Investigators work at a scene of a shooting in Hollywood, S.C., May 7, 2015. A sheriff's deputy responding to a home invasion shot the homeowner in the neck Thursday because he refused to drop his gun, authorities said. 
Photo by Bruce Smith/AP

Police took 2 seconds to shoot homeowner mistaken for suspect


The South Carolina police officer who shot and critically injured a black South Carolina homeowner who had called 911 during an attempted home invasion, took less than 2 seconds before pulling the trigger.

Charleston County Sherriff’s deputy Keith Tyner is heard yelling “show me your hands,” and before he could finish the command he’d fired off two shots, striking 26-year-old Bryant Heyward, according to dashcam video released on Monday by the State Law Enforcement Division and published in the Post and Courier.

The shooting took place last Thursday morning in Hollywood, South Carolina, shortly after Heyward had called 911 to plead for help as two armed men were trying to break into his home. The suspects reportedly fired two shots into Heyward’s home, so Heyward rushed to grab his brother’s .40-caliber handgun from a bedroom. He fired two shots back, Heyward told investigators.

Related: South Carolina man shot by the police he called for help

By the time two Charleston County sheriff’s deputies arrived at Heyward’s home, the two suspects had fled and Heyward went to greet the officers at his back door — reportedly holding his brother’s handgun.

In seconds, Heyward was shot in the neck. In the police incident report written after the shooting, Deputy Richard Powell, the second officer on the scene, wrote that he and Tyner immediately saw bullet holes in the front windows of the house. He said the two of them walked around to the back of the house and noticed that the back door was also damaged, according to the report.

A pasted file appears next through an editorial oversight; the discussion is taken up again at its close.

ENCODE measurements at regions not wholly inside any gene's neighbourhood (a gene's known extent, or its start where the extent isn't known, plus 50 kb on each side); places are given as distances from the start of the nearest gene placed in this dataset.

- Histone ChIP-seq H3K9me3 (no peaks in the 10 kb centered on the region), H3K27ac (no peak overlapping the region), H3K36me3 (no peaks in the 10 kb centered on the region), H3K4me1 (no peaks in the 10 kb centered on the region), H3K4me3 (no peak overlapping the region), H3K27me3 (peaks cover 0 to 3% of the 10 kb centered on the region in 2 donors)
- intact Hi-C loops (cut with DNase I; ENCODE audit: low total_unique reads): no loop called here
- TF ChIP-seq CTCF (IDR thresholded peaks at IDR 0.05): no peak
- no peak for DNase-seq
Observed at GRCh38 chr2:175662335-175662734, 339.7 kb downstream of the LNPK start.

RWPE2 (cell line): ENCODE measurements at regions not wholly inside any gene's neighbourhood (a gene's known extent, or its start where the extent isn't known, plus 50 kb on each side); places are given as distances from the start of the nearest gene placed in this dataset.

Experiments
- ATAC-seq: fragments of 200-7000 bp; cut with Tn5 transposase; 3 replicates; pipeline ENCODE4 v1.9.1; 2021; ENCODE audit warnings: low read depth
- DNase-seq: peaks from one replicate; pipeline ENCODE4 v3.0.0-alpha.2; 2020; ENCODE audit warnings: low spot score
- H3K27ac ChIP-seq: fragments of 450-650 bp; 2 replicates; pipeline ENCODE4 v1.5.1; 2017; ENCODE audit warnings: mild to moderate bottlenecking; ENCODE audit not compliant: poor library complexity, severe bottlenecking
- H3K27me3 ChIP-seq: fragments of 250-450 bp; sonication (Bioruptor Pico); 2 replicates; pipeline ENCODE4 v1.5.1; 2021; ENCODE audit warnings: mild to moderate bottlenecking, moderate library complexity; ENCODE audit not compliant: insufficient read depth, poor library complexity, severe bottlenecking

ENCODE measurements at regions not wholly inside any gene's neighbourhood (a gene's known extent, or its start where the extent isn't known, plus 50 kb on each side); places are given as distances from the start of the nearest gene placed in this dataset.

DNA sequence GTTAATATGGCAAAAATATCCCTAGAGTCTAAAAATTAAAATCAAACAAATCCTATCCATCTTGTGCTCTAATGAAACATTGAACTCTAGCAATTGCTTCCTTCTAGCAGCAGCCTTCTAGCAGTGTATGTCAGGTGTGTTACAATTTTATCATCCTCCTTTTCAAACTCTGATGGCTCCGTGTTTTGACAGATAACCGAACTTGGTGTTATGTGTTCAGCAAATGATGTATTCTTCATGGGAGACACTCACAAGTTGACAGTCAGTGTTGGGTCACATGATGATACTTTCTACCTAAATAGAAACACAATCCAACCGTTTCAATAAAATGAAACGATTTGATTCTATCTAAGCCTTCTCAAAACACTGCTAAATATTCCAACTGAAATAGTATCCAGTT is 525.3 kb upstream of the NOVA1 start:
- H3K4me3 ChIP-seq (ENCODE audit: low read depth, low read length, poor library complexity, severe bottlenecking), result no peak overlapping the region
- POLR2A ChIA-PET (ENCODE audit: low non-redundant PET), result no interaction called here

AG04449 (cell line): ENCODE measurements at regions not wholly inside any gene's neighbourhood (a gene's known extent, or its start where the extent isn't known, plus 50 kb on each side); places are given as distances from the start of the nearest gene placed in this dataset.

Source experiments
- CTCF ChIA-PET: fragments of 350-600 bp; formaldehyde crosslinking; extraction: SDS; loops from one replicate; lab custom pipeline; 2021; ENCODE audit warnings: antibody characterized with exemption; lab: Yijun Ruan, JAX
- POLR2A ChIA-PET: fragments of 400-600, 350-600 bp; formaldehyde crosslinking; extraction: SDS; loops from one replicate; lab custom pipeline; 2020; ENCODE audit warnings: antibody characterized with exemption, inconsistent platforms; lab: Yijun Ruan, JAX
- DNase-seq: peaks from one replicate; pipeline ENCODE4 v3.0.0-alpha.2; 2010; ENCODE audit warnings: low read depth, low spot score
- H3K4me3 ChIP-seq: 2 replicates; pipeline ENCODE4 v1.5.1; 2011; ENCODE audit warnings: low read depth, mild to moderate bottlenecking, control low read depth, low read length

“As we were approaching, the back door swung open,” Powell wrote. “But (I) could not see in due to my angle.”

Powell said Tyner then shouted commands and that Tyner had spotted a gun in Heyward’s hand. Then he heard gunfire. Powell, Tyner said, shot Heyward to “suppress the threat.”

There is no mention in the report that Heyward raised the gun at the officers.

Charleston County Sheriff Al Cannon on Friday apologized for the shooting and said deputy Tyner made a “split-second decision” to fire at Heyward after he thought the man posed a threat. Heyward’s family has said that Heyward is currently paralyzed from the waist down and they’re not sure if he’ll ever walk again.

After Heyward was shot, he is heard saying, “Wrong guy, sir… this is my house.” The video does not capture the shooting as the dashcam is obscured by a tall wooden fence.

The shooting occurred in a rural community little more than 30 minutes drive from North Charleston, where a white officer last month fatally shot a black man in the back after the man tried to flee a traffic stop.

Both officers involved in the shooting have been suspended with pay.